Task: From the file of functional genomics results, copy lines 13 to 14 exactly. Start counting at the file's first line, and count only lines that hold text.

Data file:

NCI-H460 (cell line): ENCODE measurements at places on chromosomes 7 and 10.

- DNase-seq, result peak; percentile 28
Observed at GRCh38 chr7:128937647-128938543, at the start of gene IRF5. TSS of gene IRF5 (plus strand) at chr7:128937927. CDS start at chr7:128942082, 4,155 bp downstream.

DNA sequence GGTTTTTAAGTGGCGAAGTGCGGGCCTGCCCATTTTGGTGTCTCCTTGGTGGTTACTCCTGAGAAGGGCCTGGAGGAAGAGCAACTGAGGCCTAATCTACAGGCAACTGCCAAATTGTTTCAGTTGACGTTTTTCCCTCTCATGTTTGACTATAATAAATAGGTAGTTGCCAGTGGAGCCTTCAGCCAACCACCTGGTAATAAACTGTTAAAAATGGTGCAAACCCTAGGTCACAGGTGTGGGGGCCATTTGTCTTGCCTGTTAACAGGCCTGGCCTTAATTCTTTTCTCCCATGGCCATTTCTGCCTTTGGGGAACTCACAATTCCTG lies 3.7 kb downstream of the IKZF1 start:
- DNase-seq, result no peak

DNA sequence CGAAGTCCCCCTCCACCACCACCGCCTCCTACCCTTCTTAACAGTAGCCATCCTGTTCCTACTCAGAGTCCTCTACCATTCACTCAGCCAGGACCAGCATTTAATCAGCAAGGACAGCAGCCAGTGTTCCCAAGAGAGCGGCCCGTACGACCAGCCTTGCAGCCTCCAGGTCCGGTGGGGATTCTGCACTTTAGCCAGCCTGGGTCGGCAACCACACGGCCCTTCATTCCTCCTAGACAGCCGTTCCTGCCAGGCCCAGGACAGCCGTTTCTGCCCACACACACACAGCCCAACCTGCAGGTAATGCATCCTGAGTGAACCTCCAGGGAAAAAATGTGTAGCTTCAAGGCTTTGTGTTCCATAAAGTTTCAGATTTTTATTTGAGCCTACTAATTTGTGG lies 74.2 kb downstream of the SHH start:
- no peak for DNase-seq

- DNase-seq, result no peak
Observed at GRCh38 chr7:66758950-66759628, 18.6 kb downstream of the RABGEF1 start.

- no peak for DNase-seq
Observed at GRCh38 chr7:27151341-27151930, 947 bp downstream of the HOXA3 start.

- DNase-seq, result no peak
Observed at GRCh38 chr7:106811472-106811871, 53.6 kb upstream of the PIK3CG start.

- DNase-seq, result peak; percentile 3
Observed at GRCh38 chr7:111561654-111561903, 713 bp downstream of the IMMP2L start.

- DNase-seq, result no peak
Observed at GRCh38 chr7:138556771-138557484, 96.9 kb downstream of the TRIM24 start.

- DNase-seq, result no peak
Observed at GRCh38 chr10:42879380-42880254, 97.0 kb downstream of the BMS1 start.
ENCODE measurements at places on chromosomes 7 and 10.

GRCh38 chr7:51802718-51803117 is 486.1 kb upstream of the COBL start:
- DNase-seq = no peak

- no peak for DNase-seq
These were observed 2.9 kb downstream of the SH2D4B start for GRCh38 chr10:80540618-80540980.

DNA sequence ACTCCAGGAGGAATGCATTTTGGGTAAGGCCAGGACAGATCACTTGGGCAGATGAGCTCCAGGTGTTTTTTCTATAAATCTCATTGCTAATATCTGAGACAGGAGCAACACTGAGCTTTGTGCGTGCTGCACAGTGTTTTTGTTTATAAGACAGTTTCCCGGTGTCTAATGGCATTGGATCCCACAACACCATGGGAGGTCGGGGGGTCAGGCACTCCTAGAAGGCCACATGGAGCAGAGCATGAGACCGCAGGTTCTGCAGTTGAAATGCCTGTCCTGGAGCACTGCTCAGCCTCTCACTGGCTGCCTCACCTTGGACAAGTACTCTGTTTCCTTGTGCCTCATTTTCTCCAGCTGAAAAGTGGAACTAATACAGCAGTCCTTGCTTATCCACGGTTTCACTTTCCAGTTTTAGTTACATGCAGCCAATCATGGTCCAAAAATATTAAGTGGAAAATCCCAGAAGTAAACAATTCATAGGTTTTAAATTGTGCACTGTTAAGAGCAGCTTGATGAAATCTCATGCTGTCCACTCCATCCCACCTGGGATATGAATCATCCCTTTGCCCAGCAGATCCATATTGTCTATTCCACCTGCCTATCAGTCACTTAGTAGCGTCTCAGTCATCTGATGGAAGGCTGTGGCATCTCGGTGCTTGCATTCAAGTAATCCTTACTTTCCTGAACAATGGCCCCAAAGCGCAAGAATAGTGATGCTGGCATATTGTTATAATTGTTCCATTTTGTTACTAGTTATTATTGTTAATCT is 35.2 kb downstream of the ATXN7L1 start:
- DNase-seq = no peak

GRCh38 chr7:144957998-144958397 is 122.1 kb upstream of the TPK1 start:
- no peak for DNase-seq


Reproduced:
Observed at GRCh38 chr7:106811472-106811871, 53.6 kb upstream of the PIK3CG start.

- DNase-seq, result peak; percentile 3